Football: Clough doctrine alive and well

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The Independent Online
Aston Villa 1 Leicester City 3

Like a blindfolded panellist on They Think It's All Over groping for the identity of the guest celebrity, Brian Little felt the contents of the Jiffy bag handed to him by a steward. "Lira?" the Villa manager wondered aloud. "No, it's a video tape. . . Brother of Savo!"

Little's sense of humour, in the wake of a comprehensive defeat by the club he left in messy circumstances, proved more resilient than his team. Savo is of course Milosevic, the one-footed Serb he signed on the strength of a "greatest hits" video and who now holds the key to his hopes of commanding menace with money. Before offering the pounds 6m which might persuade Liverpool to part with Stan Collymore, Little must complete the on-off sale of Milosevic to Perugia. Villa have trimmed the price to pounds 4.25m (or more Italian notes than you could fit in an executive box, let alone an envelope), but in the meantime Little should subject his side to a screening of Saturday's shambles.

They would see a team who, man for man, should not be in the same league as Villa, ready to run the length and breadth of the Midlands to ensure that they are around next August. The older or more perceptive among them might also recognise a resemblance between the tactics employed by Martin O'Neill and John Robertson and those which Leicester's managerial duo executed to such effect under Brian Clough at Nottingham Forest.

Whenever remotely threatened, the visitors pulled almost everyone behind the ball. Not content simply to soak up pressure, they viewed it as a platform to strike on the break. The game plan was made possible by the lung-bursting mobility of Neil Lennon and Muzzy Izzet (who also found time to finish off Villa with a splendid goal). Aware that his best passer, Garry Parker, is not the quickest of players and can be closed down more easily, O'Neill detailed the Leicester tigers to share his workload in the central area.

O'Neill also has the Clough-like ability to coax performances above the capabilities of ostensibly ordinary players. Fanciful as it may seem to liken Spencer Prior and Steve Walsh to Larry Lloyd and Kenny Burns, Leicester's old-fashioned stoppers played - to use an analogy which the former Forest pair might appreciate - as if supping in the Last Chance saloon.

If there is a cloud on the Filbert Street horizon it concerns the lack of depth in O'Neill's squad. Here he was reduced to choosing for a place on the bench between a trialist, Stuart Slater, and a teenaged trainee; and that was with only one player, Pontus Kamark, unavailable. And his keeper, Kasey Keller, is to miss several matches due to World Cup duty with the United States.

Despite feeling "ecstatic", it was intriguing that O'Neill made public the fact that his chairman, Martin George, thought it merely "an OK result." One can only hope that Mr George, who has a habit of losing managers, is not as blase as he sounds. O'Neill did well to acquire Izzet and Lennon for barely pounds 700,000, but he needs increased funding to cover for the injuries and loss of form which affect every team.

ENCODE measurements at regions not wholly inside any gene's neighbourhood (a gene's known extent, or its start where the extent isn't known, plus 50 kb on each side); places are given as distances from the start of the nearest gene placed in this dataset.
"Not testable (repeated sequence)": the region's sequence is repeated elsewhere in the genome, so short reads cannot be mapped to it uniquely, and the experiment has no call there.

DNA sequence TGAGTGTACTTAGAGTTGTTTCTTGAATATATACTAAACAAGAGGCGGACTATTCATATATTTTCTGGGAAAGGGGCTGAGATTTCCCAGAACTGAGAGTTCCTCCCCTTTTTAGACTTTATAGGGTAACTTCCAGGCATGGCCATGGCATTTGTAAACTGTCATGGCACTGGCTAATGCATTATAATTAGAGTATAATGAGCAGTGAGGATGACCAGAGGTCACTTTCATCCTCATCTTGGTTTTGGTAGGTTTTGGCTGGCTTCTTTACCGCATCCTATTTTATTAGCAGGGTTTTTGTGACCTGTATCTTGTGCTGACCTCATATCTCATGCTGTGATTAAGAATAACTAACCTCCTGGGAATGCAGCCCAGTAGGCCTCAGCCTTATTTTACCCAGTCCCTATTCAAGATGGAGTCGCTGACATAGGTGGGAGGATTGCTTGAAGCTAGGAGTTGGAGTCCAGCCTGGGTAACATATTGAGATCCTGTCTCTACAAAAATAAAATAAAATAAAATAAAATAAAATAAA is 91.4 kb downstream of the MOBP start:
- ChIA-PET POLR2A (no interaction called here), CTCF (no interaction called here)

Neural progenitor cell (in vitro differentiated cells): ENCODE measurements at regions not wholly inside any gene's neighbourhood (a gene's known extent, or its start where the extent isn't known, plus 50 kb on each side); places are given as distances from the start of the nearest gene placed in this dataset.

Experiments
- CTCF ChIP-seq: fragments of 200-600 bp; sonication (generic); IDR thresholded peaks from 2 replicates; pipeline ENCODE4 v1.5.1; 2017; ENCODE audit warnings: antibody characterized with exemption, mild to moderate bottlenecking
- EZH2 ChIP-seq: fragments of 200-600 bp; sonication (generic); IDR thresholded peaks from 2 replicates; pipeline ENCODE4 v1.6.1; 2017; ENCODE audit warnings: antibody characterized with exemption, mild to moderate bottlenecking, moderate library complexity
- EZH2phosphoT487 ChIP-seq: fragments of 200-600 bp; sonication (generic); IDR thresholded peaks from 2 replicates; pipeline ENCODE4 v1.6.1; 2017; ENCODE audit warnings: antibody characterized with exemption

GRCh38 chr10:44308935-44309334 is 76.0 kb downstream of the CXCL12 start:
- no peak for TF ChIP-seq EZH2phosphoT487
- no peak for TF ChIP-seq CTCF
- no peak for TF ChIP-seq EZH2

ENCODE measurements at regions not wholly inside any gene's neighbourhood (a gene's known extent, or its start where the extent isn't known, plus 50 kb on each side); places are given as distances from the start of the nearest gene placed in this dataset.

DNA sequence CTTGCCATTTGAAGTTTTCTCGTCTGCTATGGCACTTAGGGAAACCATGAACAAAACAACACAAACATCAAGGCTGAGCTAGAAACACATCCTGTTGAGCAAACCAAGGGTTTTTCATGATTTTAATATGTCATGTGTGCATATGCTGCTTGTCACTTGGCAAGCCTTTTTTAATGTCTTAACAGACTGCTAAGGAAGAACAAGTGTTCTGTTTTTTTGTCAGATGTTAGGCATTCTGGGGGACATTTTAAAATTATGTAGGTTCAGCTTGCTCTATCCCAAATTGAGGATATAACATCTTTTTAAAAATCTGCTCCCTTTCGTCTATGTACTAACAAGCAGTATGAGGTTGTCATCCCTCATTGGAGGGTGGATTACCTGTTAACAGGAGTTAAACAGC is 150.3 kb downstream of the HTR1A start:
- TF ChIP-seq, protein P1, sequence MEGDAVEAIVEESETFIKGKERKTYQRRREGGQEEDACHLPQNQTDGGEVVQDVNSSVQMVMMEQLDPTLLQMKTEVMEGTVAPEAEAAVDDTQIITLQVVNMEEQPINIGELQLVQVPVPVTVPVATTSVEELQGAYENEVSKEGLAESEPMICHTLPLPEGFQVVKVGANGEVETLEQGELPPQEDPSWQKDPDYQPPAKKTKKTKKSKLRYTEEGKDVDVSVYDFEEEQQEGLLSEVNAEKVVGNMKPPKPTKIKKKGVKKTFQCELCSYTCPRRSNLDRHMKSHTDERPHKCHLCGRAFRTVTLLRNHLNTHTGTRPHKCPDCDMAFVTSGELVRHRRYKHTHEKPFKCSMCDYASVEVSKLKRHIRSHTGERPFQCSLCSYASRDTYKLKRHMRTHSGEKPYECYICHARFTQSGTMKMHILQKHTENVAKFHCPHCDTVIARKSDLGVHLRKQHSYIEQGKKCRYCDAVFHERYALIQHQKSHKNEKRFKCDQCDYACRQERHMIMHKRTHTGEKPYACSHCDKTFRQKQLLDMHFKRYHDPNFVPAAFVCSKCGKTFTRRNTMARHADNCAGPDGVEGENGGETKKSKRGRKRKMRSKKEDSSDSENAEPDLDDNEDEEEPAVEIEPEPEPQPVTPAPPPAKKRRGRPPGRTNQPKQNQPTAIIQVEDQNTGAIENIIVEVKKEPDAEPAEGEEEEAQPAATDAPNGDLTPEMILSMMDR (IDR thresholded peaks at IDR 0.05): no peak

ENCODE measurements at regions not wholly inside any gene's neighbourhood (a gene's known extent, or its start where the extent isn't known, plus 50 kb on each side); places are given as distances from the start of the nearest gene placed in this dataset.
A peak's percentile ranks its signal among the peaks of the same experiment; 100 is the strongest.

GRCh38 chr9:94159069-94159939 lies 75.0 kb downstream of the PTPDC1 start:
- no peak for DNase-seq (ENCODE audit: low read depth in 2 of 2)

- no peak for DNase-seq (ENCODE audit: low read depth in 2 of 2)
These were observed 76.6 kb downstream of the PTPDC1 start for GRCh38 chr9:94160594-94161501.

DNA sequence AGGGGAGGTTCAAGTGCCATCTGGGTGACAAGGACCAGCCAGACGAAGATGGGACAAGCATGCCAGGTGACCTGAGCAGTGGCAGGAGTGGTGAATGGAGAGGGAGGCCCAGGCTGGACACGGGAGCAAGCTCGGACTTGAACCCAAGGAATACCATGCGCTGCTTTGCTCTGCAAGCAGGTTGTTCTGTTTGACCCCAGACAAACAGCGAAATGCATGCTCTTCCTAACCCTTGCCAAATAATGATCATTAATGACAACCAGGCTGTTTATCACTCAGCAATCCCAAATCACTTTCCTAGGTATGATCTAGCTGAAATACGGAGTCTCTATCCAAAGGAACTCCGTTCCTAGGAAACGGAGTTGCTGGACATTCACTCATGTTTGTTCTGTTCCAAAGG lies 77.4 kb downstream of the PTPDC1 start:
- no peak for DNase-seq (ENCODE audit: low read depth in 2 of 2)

Villa are a case in point. Unable to recover from the harsh penalty award which allowed Parker to score against his old club, they have now beaten only Leeds and Forest in the last 12 games. They badly missed Mark Bosnich, and look to have let Paul McGrath go too soon. Fernando Nelson is not as adept at working his flank as the injured Gary Charles, either, compounding the impression that Little's system has become too predictable.

He conceded there had been "a dip" in form and recalled, in a coded promise to enter the market this week, how he had "reacted positively" to similar problems in the past. It must be questionable whether Collymore has the discipline to fit in at Villa - apart from a tendency to go Awol, it is hard to imagine him working back as Emile Heskey did - though Leicester's example highlights the folly of writing anyone off before a ball is kicked.

Goals: Claridge (8) 0-1; Keller og (15) 1-1; Parker pen (42) 1- 2; Izzet (85) 1-3.

Aston Villa (3-5-2): Oakes; Ehiogu, Southgate, Tiler; Nelson (Draper, 57), Taylor, Curcic (Joachim, 60), Townsend, Wright; Yorke, Johnson. Substitutes not used: Farrelly, Scimeca, Rachel (gk).

Leicester City (3-5-2): Keller; Prior, Watts, Walsh; Grayson, Parker, Lennon, Izzet, Whitlow; Heskey, Claridge. Substitutes not used: Hill, Marshall, Lawrence, Slater, Poole (gk).

Referee: D Elleray (Harrow-on-the-Hill).

Bookings: Villa: Townsend. Leicester: Heskey.

Man of the match: Izzet.

Attendance: 36,193.

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